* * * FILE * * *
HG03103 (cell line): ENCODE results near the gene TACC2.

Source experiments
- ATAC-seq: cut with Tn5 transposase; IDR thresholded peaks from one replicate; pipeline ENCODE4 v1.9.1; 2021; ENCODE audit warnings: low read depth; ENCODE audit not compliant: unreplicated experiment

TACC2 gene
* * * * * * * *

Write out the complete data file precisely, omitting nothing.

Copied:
HG03103 (cell line): ENCODE results near the gene TACC2.

Source experiments
- ATAC-seq: cut with Tn5 transposase; IDR thresholded peaks from one replicate; pipeline ENCODE4 v1.9.1; 2021; ENCODE audit warnings: low read depth; ENCODE audit not compliant: unreplicated experiment

TACC2 gene